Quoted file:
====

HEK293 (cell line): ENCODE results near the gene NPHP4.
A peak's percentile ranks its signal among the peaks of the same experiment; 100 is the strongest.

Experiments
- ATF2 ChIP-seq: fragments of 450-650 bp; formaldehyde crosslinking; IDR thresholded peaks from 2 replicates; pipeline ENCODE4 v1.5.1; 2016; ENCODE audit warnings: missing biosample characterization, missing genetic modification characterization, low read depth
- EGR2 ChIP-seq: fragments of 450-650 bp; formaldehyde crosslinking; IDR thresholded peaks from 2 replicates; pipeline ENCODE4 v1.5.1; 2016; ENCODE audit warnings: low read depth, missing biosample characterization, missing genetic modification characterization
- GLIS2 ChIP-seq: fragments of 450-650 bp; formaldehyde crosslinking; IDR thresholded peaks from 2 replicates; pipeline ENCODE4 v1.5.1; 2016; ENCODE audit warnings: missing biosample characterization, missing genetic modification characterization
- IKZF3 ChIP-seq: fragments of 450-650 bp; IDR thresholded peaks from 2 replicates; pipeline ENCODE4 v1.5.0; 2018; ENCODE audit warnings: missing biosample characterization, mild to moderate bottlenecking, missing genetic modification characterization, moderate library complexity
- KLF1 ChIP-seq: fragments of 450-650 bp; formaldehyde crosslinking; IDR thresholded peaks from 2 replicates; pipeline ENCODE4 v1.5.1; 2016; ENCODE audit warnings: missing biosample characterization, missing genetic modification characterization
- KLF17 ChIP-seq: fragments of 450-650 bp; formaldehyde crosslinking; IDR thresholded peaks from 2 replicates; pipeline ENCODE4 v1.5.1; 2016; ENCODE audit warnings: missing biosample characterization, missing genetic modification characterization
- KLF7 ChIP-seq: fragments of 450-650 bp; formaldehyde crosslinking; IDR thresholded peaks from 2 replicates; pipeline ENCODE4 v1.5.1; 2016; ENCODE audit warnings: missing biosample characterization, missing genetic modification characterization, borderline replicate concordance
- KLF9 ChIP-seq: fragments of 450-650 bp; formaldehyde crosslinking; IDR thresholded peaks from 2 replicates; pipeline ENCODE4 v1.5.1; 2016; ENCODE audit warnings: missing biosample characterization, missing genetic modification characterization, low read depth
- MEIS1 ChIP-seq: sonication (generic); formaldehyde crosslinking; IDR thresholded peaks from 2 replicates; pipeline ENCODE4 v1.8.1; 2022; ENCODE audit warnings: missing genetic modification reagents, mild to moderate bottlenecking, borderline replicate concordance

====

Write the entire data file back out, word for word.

HEK293 (cell line): ENCODE results near the gene NPHP4.
A peak's percentile ranks its signal among the peaks of the same experiment; 100 is the strongest.

Experiments
- ATF2 ChIP-seq: fragments of 450-650 bp; formaldehyde crosslinking; IDR thresholded peaks from 2 replicates; pipeline ENCODE4 v1.5.1; 2016; ENCODE audit warnings: missing biosample characterization, missing genetic modification characterization, low read depth
- EGR2 ChIP-seq: fragments of 450-650 bp; formaldehyde crosslinking; IDR thresholded peaks from 2 replicates; pipeline ENCODE4 v1.5.1; 2016; ENCODE audit warnings: low read depth, missing biosample characterization, missing genetic modification characterization
- GLIS2 ChIP-seq: fragments of 450-650 bp; formaldehyde crosslinking; IDR thresholded peaks from 2 replicates; pipeline ENCODE4 v1.5.1; 2016; ENCODE audit warnings: missing biosample characterization, missing genetic modification characterization
- IKZF3 ChIP-seq: fragments of 450-650 bp; IDR thresholded peaks from 2 replicates; pipeline ENCODE4 v1.5.0; 2018; ENCODE audit warnings: missing biosample characterization, mild to moderate bottlenecking, missing genetic modification characterization, moderate library complexity
- KLF1 ChIP-seq: fragments of 450-650 bp; formaldehyde crosslinking; IDR thresholded peaks from 2 replicates; pipeline ENCODE4 v1.5.1; 2016; ENCODE audit warnings: missing biosample characterization, missing genetic modification characterization
- KLF17 ChIP-seq: fragments of 450-650 bp; formaldehyde crosslinking; IDR thresholded peaks from 2 replicates; pipeline ENCODE4 v1.5.1; 2016; ENCODE audit warnings: missing biosample characterization, missing genetic modification characterization
- KLF7 ChIP-seq: fragments of 450-650 bp; formaldehyde crosslinking; IDR thresholded peaks from 2 replicates; pipeline ENCODE4 v1.5.1; 2016; ENCODE audit warnings: missing biosample characterization, missing genetic modification characterization, borderline replicate concordance
- KLF9 ChIP-seq: fragments of 450-650 bp; formaldehyde crosslinking; IDR thresholded peaks from 2 replicates; pipeline ENCODE4 v1.5.1; 2016; ENCODE audit warnings: missing biosample characterization, missing genetic modification characterization, low read depth
- MEIS1 ChIP-seq: sonication (generic); formaldehyde crosslinking; IDR thresholded peaks from 2 replicates; pipeline ENCODE4 v1.8.1; 2022; ENCODE audit warnings: missing genetic modification reagents, mild to moderate bottlenecking, borderline replicate concordance